> Mark's examples offer a very rich ground to explore, of course, regarding the (satiric, ironic) subversion of mainstream museum practices
> as well as net.art practices...
>
> In this way, Museum of Glitch Aesthetics goes mano y mano with the by now
> predictable narrative trajectories of museological discourse. Yes, the work
> was first intentionally constructed as a playful, online intervention into
> the challenges of not only curating web-based art but of resisting (or
> strategically embracing) the potential canonization, historicization, and
> mythologization of a pseudonymous (fictionalized) net art presence (The
> Artist 2.0).>>
>
> So the transmediated art, MOGA/The Artist 2.0,  goes to Abandon Normal Devices and Lionel Dobie Project,
> then on to the Harris Museum and Gallery in Preston, and so on, and now we come to the tone
> Marc is asking about.
>
> I imagine that the tone you surmise has to do with the recent apparent pressure on exhibitions
> to no longer merely exhibit (or, in the case of radio, transmit), but create interactive scenarios for the viewers, interfaces that
> induce the kind of interface behavior we also see in many other sectors of the "digitally
> transformed" culture.
>
> The pressure to participate, or the presumption to involve the audience or the visitor
> as a co-producer and co-choreographer is, I find on occasion, a preposterous attempt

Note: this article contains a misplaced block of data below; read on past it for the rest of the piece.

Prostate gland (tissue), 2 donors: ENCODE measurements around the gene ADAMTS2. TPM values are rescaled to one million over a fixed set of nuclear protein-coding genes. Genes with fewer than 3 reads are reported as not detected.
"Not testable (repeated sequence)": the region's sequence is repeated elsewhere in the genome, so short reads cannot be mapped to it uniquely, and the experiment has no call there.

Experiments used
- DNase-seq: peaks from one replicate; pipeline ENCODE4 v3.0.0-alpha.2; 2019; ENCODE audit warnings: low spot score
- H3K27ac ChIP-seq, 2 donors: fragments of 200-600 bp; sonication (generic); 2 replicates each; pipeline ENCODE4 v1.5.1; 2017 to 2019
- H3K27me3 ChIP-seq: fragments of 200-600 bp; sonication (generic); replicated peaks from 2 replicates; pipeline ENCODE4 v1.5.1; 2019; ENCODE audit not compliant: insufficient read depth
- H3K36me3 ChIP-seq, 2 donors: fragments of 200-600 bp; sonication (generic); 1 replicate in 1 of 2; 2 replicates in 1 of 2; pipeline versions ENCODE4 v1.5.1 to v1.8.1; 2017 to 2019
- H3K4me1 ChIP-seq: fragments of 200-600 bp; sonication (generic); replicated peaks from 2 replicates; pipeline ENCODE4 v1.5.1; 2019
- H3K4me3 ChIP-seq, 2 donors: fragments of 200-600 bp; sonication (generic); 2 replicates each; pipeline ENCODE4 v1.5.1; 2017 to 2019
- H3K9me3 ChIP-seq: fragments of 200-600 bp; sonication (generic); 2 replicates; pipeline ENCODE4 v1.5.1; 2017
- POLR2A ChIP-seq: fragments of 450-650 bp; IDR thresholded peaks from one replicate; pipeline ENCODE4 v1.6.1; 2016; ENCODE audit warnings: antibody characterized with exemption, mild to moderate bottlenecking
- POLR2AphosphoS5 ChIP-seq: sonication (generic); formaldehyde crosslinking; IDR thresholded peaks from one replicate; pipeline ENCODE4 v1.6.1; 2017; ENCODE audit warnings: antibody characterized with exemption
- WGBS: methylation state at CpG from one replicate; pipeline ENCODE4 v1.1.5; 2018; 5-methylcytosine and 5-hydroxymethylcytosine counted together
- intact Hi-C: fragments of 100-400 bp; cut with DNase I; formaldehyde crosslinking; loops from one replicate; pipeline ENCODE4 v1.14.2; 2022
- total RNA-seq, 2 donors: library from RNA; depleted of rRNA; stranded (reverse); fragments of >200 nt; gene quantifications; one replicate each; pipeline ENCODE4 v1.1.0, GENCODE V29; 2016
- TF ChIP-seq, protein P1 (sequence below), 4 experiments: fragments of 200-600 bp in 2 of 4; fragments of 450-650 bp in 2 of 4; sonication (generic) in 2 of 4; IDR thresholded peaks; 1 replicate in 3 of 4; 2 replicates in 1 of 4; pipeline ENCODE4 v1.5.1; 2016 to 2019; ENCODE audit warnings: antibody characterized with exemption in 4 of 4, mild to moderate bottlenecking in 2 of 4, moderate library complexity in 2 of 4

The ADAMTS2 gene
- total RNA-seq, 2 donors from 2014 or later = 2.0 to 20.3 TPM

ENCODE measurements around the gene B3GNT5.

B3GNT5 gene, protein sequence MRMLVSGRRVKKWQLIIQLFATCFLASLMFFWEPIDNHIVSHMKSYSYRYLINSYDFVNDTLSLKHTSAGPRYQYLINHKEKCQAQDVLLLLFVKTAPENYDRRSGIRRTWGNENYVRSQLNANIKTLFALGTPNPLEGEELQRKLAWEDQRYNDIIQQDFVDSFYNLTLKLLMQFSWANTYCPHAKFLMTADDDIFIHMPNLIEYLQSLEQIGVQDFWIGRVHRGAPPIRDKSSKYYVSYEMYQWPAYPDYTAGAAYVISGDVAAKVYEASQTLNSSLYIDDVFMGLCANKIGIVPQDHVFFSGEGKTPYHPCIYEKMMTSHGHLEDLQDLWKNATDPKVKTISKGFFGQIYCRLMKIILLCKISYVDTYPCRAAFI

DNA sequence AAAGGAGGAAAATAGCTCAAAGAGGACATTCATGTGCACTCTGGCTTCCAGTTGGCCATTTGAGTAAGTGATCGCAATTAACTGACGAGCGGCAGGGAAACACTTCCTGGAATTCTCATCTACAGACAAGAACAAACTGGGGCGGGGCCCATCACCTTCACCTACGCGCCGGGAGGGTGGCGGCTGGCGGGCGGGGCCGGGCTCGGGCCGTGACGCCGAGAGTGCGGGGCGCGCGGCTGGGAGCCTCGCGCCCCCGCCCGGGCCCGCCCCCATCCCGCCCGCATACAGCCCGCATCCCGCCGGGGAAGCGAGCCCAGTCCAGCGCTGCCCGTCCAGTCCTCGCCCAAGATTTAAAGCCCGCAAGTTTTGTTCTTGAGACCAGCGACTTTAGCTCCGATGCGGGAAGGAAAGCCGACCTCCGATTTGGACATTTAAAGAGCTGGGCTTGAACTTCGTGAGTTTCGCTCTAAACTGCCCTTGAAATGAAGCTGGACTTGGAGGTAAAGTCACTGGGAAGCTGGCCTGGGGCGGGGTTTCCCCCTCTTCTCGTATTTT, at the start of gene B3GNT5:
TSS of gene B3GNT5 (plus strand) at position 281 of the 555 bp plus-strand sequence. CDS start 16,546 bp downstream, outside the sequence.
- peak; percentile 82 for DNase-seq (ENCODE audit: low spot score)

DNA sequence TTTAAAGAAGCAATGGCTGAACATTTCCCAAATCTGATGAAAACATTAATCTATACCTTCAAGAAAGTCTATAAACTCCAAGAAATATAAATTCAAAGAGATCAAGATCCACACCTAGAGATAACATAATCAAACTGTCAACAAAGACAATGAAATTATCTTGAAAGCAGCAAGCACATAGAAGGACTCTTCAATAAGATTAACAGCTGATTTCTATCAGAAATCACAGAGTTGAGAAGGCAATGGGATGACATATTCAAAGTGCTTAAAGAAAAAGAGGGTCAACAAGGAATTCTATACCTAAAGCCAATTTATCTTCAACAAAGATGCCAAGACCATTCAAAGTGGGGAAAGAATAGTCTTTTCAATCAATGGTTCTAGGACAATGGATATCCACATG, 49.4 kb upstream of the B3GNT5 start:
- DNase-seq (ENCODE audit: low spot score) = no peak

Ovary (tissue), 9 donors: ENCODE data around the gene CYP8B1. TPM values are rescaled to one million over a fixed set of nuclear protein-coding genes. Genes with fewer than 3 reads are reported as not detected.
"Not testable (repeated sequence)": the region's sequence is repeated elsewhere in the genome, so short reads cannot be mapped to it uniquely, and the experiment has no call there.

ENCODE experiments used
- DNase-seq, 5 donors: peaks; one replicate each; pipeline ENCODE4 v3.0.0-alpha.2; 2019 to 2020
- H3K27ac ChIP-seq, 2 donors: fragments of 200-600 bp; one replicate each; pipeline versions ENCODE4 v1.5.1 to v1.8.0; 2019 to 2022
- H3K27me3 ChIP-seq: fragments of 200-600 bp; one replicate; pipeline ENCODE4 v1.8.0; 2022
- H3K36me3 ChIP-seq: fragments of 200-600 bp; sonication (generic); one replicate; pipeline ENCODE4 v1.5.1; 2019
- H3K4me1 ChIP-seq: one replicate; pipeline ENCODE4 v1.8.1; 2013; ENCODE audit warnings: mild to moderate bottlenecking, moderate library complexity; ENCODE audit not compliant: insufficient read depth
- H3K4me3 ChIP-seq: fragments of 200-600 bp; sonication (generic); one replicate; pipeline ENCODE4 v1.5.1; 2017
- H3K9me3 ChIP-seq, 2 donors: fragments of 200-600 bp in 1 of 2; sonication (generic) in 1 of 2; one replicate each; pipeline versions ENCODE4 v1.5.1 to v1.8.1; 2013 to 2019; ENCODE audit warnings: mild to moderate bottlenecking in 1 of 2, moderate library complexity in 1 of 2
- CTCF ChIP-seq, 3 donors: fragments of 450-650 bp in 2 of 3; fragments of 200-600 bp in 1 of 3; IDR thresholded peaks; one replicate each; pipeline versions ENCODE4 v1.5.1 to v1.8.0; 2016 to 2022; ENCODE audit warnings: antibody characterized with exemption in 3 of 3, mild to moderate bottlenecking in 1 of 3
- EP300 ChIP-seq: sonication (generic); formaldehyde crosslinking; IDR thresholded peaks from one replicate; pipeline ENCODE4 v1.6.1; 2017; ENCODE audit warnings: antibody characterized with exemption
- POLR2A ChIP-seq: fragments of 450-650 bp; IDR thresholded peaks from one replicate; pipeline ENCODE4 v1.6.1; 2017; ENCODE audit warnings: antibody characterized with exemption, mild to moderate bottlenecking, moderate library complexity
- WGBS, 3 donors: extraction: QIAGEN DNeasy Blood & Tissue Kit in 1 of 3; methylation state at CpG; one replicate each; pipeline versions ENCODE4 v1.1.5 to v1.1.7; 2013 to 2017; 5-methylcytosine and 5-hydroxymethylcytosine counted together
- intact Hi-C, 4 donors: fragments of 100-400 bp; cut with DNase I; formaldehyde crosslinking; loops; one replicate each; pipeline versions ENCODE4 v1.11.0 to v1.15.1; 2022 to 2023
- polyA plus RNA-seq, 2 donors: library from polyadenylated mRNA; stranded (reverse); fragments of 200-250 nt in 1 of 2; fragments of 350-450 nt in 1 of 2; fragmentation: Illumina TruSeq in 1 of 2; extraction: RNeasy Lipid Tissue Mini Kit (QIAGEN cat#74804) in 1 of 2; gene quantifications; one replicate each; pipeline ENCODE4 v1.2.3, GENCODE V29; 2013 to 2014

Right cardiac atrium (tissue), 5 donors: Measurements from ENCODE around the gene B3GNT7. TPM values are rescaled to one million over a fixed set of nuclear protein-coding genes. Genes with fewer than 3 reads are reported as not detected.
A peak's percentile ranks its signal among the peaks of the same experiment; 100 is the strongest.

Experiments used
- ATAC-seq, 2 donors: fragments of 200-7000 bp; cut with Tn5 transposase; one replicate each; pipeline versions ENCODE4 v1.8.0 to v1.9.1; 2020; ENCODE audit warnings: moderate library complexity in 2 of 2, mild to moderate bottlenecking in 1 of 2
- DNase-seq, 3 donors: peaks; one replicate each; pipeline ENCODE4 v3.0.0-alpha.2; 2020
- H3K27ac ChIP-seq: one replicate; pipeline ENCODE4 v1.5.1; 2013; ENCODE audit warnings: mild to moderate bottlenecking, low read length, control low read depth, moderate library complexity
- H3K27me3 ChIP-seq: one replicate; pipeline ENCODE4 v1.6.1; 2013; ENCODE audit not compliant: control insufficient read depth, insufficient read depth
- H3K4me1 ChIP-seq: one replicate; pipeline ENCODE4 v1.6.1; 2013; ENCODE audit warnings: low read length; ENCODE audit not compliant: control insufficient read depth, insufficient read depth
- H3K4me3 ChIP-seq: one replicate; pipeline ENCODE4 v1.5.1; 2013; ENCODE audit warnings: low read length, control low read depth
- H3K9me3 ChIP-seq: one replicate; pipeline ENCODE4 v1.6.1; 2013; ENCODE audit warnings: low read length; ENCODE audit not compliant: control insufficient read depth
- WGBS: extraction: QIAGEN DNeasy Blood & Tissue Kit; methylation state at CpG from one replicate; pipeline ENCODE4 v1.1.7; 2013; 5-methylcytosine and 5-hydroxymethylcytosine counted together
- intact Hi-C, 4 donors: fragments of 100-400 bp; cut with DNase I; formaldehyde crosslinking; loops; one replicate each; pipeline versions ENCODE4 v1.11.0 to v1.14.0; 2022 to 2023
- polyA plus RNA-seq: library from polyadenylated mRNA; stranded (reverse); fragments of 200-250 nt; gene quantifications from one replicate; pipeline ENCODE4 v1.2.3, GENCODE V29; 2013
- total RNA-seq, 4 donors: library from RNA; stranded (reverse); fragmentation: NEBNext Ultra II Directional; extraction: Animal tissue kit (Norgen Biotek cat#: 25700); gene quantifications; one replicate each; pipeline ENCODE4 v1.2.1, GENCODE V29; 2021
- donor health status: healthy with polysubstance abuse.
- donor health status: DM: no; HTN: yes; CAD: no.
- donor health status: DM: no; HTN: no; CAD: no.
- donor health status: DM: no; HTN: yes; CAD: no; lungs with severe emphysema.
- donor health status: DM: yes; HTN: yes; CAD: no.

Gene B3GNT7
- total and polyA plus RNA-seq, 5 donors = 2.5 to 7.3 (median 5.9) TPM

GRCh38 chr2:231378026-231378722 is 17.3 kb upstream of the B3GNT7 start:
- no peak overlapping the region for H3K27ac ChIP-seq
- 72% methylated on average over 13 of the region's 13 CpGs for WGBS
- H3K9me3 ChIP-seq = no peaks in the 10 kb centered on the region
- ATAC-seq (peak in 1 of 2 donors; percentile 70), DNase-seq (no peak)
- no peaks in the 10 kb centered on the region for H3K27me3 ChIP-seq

> of museums or theatres, not to emancipate the spectator, but to satirize the role
> of reception that had been aesthetic and active (thus politically / ethically conscious)
> in the first place, and not necessarily consumptive or culinary (as Brecht feared).
>
> The tendency to animate the viewer is not peculiar or new either, it existed
> in entertainment culture and (my niece tells me, after having been employed) is common staple on cruise ships
> where the guests are animated to participate every day. I don't know cruise ships, but often
> when go to see an exhibition (e.g. Choreographing You) I find msyelf on a cruise ship, I am asked to crawl in the floor through hoops,
> build something, play with something, dance, read long texts and watch the "making of", wear headphones, and subject myself
> to other endurance tests in the collective social space of the interfaces that are pushed upon everyone,
> and I'd venture to say, not always naturally nor always wanted.  Or you go to MoMA and are invited
> to stare at the artist who is present (Marina Abramovic), having seen the movie perhaps and
> already feeling pulled over the table. Someone or other will cry, and emotions spill on the floor.
>
> There are other examples of installations I recently visited (Goebbels' "Stifters Dinge" curated by
> Artangel in London at Ambika P3 warehouse) that structured the display of work in two halves,
> first a free "Unguided Tour", in the first week,  then the (paid) performances, and interestingly the performance